Making a Multi-size Pattern Bigger or Smaller
By Di, Feb 2 2016 10:47AM
At the weekend I decided to take a break from hand tailoring ..... I needed the enjoyment of a quick make. Something I could complete in one sewing session.
Before Xmas I had picked up a piece of micro fleece at a bargain price from the sale at www.myfabricplace.co.uk to make my husband a top. He was wearing the top I wanted to copy so I decided to raid my stash of patterns. I found just what I needed.
I have no idea the last time I made this, but I had cut the pattern so it was now 3 sizes too small!!! Time to grade the pattern using the smaller sizes as my guide. This is easier than you might think
All my flat working surfaces were taken up with my tailored coat, so I put my folding cutting board on the bed with a piece of hardboard on top to give me a firm surface.
Tools of the trade:
> french curve or flexible ruler if you have one
> paper large enough for each pattern piece
This photo shows the steps that need to be taken at each corner of the pattern piece. The pattern needs to be really flat. I used weights to hold mine in place. You can use pins, but not too many.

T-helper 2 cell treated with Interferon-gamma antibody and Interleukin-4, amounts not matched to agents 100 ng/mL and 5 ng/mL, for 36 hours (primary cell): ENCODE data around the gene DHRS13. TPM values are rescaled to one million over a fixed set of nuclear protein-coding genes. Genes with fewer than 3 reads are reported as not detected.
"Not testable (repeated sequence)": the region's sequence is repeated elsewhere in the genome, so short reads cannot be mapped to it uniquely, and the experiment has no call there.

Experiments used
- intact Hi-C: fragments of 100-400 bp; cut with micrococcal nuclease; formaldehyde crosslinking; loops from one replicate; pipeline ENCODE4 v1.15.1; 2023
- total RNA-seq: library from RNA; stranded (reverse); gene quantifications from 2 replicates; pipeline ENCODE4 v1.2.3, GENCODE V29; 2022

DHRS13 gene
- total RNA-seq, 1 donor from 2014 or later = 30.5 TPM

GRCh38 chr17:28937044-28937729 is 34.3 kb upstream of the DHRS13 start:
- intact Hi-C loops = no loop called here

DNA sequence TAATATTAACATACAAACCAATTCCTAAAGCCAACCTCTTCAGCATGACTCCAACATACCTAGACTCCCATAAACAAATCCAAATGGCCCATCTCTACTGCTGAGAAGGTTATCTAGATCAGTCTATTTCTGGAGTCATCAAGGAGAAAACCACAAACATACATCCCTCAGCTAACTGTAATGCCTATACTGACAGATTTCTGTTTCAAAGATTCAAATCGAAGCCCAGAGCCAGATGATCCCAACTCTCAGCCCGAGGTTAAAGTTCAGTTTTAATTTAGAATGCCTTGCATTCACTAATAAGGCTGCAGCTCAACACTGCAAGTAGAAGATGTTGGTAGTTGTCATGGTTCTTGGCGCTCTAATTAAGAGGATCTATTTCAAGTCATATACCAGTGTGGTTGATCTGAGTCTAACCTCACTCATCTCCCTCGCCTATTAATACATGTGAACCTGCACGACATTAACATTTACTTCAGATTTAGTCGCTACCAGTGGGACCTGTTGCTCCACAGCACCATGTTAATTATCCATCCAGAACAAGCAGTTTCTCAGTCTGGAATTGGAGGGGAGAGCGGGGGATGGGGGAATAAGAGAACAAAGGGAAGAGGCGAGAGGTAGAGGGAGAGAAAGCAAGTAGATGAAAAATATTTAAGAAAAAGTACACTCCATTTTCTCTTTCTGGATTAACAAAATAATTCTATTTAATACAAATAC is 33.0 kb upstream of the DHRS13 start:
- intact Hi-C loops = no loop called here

1. Place the ruler so that it accurately joins the corner of each of the sizes and draw a line continuing onto your paper.
2. On the pattern the distance between each size is usually the same. Measure carefully the space between the corners of 2 of the printed lines, exactly at the corner. This measurement is really important, you might want to write it on your paper near this corner.
3. At the corner measure from the pattern along the line you have drawn. Draw a short line exactly the distance you have written down. Repeat this for each size. I needed to make my pattern 3 sizes bigger.
The following photos show this process at different sections of the pattern. Corners, balance marks etc.
The corner of the pattern has lift slightly in this photo, but it was flat when I drew the line joining the corners
For some reason the sleeve only needed tobe made 2 sizes bigger.
The marks you have drawn need to be joined together. Use ruler for staright lines. The curved lines need to be the same shape as the original pattern, so measuring the space between the sizes at regular intervals will help, then join the dots into a smooth curve. Using a french curve or flexible ruler will make this easier.
If you need to make the pattern smaller follow the same instructions, drawing the line onto the original pattern rather than onto new paper.
Sewing advice and tips
Simple pattern alteration for a side seam pocket
Use your overlocker to make buttonhole loops
The Savile Row Coat